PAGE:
How to Give a Great Phone Interview
When clients hire us for PR, their main goal is to get coverage of themselves or their brand in target outlets. For a lot of people, they think our job is to reach out to media and get a placement. True. But there's one step that typically comes between our pitch and the coverage: the interview. And that's something that we can't (usually) do for the client, so our job is to do the next best thing and prepare them to give an interview that gets their brand across, gives the reporter information so that they have an interesting story to pursue and include the client in the story, and feel good about the piece that results.
While we put together a custom media prep for most major interviews that our clients do, there are a lot of tips that can help you do a great interview. Today, we're starting with the most common interview you'll have to do: a phone interview with a reporter, which can range from a quick 15-minute chat to an hour or more of in-depth profiling. Next, we'll talk about TV interviews, which have a slightly different strategy. Here are our top tips for acing your next phone interview with a reporter:
Do Your Research
Your first step should be to check out what the writer or reporter has written in the past. Read his or her past few articles and scan through for any that take a similar angle to what you've pitched for yourself. Simply by doing this, you can get a sense of what the writer is most interested in or his or her style when interviewing. You can quickly sense whether the writer is more surface or in-depth. Check out how long the pieces are and how much space is given to quotes; this will help you understand how to-the-point you need to be with your answers. Fewer quotes, shorter story = make sure every word you say counts. If a little longer and more in-depth, you can get a bit more personal with your answers.
Create Talking Points... and Write Them Down
Prior to the interview, jot down a few talking points that you want to be sure you're covering in the interview. You're talking about something you're familiar with, so a note or two should suffice. The purpose of writing it down is to have something to reference if you're at a loss or the interview is winding down and you want to be sure you've gotten everything in.
... But Just a Few
Three or four talking points will do ya. Don't overdo it - the point of talking points is to give yourself a short, simple message to get across. This is also a great exercise in honing in on your message and what's most important to communicate. If you're working with a PR pro, they'll help you distill these.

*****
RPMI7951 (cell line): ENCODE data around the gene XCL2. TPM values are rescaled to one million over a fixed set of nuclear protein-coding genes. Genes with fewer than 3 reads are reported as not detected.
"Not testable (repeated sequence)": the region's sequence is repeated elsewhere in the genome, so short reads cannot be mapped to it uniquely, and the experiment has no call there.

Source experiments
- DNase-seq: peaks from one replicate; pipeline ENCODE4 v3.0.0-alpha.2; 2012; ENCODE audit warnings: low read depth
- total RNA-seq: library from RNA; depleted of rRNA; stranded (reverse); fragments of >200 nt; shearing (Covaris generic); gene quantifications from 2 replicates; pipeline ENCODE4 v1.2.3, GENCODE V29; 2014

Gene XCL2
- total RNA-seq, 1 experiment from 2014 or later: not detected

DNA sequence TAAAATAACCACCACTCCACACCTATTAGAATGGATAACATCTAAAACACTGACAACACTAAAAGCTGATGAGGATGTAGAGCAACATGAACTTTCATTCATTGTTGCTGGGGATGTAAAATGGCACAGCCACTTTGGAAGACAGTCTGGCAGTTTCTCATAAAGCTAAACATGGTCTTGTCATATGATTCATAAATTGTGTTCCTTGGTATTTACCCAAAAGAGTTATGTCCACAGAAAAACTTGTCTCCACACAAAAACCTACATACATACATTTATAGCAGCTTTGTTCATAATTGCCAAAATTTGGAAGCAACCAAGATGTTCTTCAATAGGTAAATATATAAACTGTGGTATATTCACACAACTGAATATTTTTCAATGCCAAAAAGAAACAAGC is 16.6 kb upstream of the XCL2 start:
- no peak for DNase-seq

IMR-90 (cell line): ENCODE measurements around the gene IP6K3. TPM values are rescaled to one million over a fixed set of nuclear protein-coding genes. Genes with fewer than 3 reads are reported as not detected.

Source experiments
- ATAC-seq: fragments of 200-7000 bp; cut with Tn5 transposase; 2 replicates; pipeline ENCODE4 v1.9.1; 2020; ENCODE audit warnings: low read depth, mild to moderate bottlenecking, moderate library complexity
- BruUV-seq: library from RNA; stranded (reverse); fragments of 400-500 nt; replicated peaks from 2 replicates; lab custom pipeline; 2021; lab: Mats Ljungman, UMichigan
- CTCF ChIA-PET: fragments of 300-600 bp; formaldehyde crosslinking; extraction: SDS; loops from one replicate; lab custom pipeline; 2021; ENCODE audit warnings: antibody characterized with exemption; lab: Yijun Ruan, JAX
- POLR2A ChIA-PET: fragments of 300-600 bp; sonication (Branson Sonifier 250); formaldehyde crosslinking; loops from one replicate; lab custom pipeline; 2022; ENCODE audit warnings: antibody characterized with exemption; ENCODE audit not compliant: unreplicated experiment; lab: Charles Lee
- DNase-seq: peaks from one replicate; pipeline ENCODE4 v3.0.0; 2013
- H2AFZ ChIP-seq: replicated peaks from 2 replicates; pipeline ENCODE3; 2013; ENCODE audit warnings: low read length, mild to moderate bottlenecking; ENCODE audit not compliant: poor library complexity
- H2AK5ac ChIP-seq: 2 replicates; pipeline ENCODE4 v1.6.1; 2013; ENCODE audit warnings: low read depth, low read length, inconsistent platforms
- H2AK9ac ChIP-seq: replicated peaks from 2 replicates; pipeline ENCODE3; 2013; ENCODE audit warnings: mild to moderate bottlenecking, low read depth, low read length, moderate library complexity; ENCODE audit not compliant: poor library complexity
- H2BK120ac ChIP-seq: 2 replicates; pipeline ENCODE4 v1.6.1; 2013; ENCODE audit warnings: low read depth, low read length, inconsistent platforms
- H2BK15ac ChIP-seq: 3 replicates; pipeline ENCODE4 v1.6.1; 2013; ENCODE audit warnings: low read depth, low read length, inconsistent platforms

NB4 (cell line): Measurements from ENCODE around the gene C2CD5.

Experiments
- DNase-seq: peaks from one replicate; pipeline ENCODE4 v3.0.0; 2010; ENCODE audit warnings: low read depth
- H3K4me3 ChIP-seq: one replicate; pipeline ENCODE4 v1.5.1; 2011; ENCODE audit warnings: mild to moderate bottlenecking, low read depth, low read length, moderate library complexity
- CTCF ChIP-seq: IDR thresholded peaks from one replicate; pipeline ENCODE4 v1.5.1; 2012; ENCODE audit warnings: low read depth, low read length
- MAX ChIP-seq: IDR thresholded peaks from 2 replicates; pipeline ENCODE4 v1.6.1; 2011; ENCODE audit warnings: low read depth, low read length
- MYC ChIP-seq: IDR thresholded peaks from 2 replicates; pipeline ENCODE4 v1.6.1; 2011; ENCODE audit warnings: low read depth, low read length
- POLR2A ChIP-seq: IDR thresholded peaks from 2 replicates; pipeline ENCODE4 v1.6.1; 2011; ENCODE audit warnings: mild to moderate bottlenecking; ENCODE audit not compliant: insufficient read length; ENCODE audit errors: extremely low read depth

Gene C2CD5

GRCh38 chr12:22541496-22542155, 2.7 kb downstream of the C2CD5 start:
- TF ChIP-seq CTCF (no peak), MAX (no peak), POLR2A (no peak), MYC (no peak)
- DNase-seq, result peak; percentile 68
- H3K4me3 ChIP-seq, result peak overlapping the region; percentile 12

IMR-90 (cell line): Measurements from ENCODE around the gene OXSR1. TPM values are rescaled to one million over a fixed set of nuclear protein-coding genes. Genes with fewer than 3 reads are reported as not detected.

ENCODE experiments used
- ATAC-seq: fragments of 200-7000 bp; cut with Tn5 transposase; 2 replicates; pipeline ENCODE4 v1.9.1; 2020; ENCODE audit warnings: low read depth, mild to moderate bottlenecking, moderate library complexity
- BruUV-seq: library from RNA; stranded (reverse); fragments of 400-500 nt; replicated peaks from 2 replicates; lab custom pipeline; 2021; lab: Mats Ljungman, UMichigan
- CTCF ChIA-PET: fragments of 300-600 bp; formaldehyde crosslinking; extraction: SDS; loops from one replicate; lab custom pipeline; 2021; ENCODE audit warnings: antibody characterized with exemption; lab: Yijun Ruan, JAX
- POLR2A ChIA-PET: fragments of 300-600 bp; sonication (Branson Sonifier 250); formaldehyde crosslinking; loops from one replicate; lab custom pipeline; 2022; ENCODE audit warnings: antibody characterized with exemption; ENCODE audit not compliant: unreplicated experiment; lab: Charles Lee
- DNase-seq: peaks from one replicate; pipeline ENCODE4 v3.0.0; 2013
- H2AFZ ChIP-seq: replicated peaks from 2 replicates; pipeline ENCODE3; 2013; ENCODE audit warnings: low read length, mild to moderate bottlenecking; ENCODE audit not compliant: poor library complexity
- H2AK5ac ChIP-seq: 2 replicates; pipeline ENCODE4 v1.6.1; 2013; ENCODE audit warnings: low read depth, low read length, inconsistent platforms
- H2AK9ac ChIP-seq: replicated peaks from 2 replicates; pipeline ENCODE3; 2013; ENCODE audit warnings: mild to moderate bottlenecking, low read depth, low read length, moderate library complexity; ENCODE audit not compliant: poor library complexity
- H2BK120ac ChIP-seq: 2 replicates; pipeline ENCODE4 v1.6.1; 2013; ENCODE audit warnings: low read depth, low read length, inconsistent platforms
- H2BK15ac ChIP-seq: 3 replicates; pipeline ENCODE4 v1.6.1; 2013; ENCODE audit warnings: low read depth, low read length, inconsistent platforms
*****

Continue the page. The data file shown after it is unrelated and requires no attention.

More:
Don't Be Afraid to Not Give an Answer
Don't give an answer if you're not sure of it. If you expect the interview will have lots of facts and figures, memorize those or have them available to you to ensure accuracy. If you're asked something you don't know, it's OK to tell the reporter you'll follow up with the right answer. (Just be sure to get their deadline so you get them the info on time!)
If there's a question you simply don't want to answer at all, you have two options. First, you can pivot if the question is tangentially related to something else you'd like to discuss. Common phrases you'll hear in a pivot are things like, "That's an interesting question, and it brings up..." or "A lot of people focus on that, but in fact, the important thing is..."
The second option is to be straightforward and tell the reporter that's not a question you're comfortable answering or at liberty to discuss. For example, if someone were to ask you a question about personal income as a business owner, a good answer might be, "I don't share my personal financial information. I can tell you the company has experienced year over year growth of 20%."
Understand What "Off the Record" Means
A lot of inexperienced interviewers aren't sure what "off the record" really means. So they'll say, "This is off the record, but..." There are a few things to remember about "off the record." The first is, essentially, it means nothing. Ethically, if a journalist agrees to it, then they shouldn't publish what you said. Practically and technically, the only thing stopping them is their relationship with you and their not wanting to burn a bridge, so you need to remember that when deciding what to share in any way.
I always remind clients that if you'd be mortified to see it in print, DON'T SAY IT. Ever. Unethical behavior aside, mistakes and miscommunications happen all the time.
The second reminder is that the reporter has to agree to go off the record with you. The proper way to do this is to ask, "Can we go off the record for a moment here?" When the reporter says, "Sure," then you can go ahead and continue.
Follow Up After the Interview
As a PR pro, it's our job to follow up post-interview. This is usually a time when we remind the reporter of the client's website or other brand information, send a few additional stats or talking points if they weren't shared in the interview and provide any other follow up info, as well as find out when the story will run.
If you've been interviewed, you should perform the same follow up to ensure the reporter has everything they need. If you promised them anything during the interview, like a photo, be sure to get that to them before their deadline.
Don't Bait & Switch - Be a Good Interview
If your pitch has opened the door to an interview, then make it a good one. Don't bait the reporter with a promise of a juicy story and then try to turn into a commercial for your brand once you get on the phone. Understand that the job of a reporter is to get a good story-not to promote your brand-and the more that you can help them do so, the better your relationship with the reporter will be going forward.